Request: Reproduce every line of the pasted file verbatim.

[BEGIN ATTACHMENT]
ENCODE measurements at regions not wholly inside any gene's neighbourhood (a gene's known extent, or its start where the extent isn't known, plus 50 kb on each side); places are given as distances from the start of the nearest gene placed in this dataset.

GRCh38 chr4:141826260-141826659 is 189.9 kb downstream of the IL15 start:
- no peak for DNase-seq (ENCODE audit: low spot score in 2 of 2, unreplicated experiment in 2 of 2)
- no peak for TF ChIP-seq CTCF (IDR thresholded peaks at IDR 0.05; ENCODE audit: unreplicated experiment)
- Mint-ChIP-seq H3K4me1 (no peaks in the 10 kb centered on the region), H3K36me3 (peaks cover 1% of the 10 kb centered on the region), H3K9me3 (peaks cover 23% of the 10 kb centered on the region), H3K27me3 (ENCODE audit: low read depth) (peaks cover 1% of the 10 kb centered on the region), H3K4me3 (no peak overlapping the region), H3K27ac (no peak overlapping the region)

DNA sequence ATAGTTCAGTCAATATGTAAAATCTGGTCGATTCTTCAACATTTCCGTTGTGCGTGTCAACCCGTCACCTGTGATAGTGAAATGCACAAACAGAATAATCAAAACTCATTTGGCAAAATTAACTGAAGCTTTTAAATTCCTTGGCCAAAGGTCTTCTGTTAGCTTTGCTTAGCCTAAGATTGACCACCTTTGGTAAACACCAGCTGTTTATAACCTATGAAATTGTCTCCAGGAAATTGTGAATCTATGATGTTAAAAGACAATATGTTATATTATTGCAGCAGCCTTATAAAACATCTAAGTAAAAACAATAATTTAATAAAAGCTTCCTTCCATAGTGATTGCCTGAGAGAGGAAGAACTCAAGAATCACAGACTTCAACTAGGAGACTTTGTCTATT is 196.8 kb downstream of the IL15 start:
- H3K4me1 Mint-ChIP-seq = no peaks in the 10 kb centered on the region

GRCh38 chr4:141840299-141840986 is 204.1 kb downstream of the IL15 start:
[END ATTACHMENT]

ENCODE measurements at regions not wholly inside any gene's neighbourhood (a gene's known extent, or its start where the extent isn't known, plus 50 kb on each side); places are given as distances from the start of the nearest gene placed in this dataset.

GRCh38 chr4:141826260-141826659 is 189.9 kb downstream of the IL15 start:
- no peak for DNase-seq (ENCODE audit: low spot score in 2 of 2, unreplicated experiment in 2 of 2)
- no peak for TF ChIP-seq CTCF (IDR thresholded peaks at IDR 0.05; ENCODE audit: unreplicated experiment)
- Mint-ChIP-seq H3K4me1 (no peaks in the 10 kb centered on the region), H3K36me3 (peaks cover 1% of the 10 kb centered on the region), H3K9me3 (peaks cover 23% of the 10 kb centered on the region), H3K27me3 (ENCODE audit: low read depth) (peaks cover 1% of the 10 kb centered on the region), H3K4me3 (no peak overlapping the region), H3K27ac (no peak overlapping the region)

DNA sequence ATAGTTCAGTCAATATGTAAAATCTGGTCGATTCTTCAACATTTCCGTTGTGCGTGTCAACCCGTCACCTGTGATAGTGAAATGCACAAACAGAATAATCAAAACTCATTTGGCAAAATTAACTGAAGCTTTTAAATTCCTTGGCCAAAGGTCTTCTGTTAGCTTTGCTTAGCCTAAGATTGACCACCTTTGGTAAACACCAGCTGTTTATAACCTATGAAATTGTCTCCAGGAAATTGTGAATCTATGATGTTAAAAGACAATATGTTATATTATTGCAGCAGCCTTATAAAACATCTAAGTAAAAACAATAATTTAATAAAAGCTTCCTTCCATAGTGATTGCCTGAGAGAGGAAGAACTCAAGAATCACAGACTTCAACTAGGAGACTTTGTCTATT is 196.8 kb downstream of the IL15 start:
- H3K4me1 Mint-ChIP-seq = no peaks in the 10 kb centered on the region

GRCh38 chr4:141840299-141840986 is 204.1 kb downstream of the IL15 start: